I live with my wife, Ellen, in Bellport, near the Great South Bay, on the extreme south Shore of Long Island. The two poems included in this issue first appeared together in Country of Memory (Uccelli Press, 2004) and were subsequently included in my Selected Poems, In the Path of Lightning (Time Being Books, 2012). More poems, as well as information about me and my work, can be found at http://www.charlesfishman.com/.
The Pearl Harbor Kid
Aldo Rossi, 1953
On that day I snapped his photo, he could recall
the way — 12 years earlier — lamps in the delivery room
at the base hospital quivered, like bells being rung,
how they swung in the un-breeze rushing in
from the Pacific, and how they sent out blue tides
of sparks. The shock of his arrival left no physical scar,
but you had to watch out for that wryly challenging smile,
that cockiness no joke or jibe could deflate, the light
in those dark Italian eyes. See, here he is again
on our nearly vacant street, striking that trademark
pose, the Babe Ruth bat held smartly on his shoulder.
Clearly, it is late winter, maybe March, for the few
recently planted trees remain leafless. Yet baseball
was surely on Aldo’s mind that day: a kind of pre-
spring fever that couldn’t be cured without playing.
Look at the cloth coat he wears, its mock-fur collar limp
and faded, the way every crease and seam flexes
under the pull of that just-frozen swing. He’s wearing
good brown shoes that are going to get murdered
on macadam. Notice how neatly the laces are tied,
how securely he stands and waits: he has all day
for the ball to reach him. Perhaps Aldo has just
come home from church or a visit to his grandmother —
yes, maybe that’s it: this must be a late March Sunday,
not yet time for supper: he wears his best pair of jeans,
the bottoms “rolled” in a six-inch fold that exposes
the washed-blue underhue of denim. Leaning forward
in the batter’s box of the ’50s, Aldo seems to tower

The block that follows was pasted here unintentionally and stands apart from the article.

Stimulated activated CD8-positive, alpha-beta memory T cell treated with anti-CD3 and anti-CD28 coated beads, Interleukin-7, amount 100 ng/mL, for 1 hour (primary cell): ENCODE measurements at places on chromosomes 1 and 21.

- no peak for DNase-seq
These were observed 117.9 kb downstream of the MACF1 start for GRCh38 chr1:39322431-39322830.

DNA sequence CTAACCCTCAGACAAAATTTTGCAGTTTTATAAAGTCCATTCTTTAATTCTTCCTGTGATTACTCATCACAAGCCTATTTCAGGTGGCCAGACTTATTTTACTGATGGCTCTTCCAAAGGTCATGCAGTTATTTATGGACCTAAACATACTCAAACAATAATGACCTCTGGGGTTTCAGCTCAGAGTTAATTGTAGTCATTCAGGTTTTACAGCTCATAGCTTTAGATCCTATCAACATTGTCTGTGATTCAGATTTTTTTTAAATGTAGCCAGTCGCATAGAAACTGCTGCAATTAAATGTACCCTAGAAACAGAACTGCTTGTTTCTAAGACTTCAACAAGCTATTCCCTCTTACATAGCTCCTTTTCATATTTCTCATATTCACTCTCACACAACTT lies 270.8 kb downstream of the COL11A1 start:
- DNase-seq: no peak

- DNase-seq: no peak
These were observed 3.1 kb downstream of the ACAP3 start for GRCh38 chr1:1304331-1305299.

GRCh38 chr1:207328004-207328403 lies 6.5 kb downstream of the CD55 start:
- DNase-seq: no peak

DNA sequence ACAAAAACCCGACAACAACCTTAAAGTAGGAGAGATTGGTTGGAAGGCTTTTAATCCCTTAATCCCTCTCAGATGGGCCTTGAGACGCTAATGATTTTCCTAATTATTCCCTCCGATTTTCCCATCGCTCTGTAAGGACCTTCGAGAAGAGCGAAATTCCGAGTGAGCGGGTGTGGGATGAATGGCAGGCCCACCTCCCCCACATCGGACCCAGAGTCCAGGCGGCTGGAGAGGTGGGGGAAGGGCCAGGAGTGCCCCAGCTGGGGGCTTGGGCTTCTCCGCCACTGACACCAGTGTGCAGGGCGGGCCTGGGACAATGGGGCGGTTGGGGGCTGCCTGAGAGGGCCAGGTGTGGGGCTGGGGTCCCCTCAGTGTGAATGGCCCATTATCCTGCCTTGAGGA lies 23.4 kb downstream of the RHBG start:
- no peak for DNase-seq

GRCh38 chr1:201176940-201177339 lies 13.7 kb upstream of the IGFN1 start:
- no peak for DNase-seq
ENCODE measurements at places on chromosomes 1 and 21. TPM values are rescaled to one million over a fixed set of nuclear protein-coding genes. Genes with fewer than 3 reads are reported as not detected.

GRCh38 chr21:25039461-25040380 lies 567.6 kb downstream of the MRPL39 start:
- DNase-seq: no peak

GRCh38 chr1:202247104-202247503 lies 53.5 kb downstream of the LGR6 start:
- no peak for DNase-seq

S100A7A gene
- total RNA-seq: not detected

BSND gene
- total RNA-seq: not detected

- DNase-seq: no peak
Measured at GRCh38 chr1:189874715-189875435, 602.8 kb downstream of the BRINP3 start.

over the houses, over the luckless lawns, over
the compass-true sidewalks . . . yet who is this boy
but a phantom out of childhood, a tossed ball
on opening day somehow stilled in flight?
in memory of Darrell “Dean” Walton
He was a good-looking man,
and he was easy to be with:
on a hike, on a bike trail,
on a deep-sea journey
into black fathoms.
When he smiled, he smiled
from the bottom of his life
where northwest rivers flashed
in the rain of childhood.
He grew up clean, clear-headed,
strong in the presence of brothers,
and did not carry with him a sack
of shattered dreams or broken vessels
that could no longer hold sparks
or parchments of some dark tribal history.
The sun, when it was shining, pooled
at his feet, and he could wisecrack
with the best of them: the good ol’ boys
he’d meet in the Air Force radio shack
in Clear, Alaska (so cold in that place
that piss would freeze) or the aircraft
warriors at Boeing Everett, in the Lower 48,
who pledged their sacred honor — and their
overtime — to the nation’s need for flight,
to fire-power without limit, and to the bottom line.
He was a born-again believer in Bible real estate
and a picture postcard patriot of the American Way.
Sister, this is the man who would father your children
and stand at your side in the changeable weather
of decades, who would grieve with you gone.
For him, love was an active verb, family and country —
©2015 Charles Fishman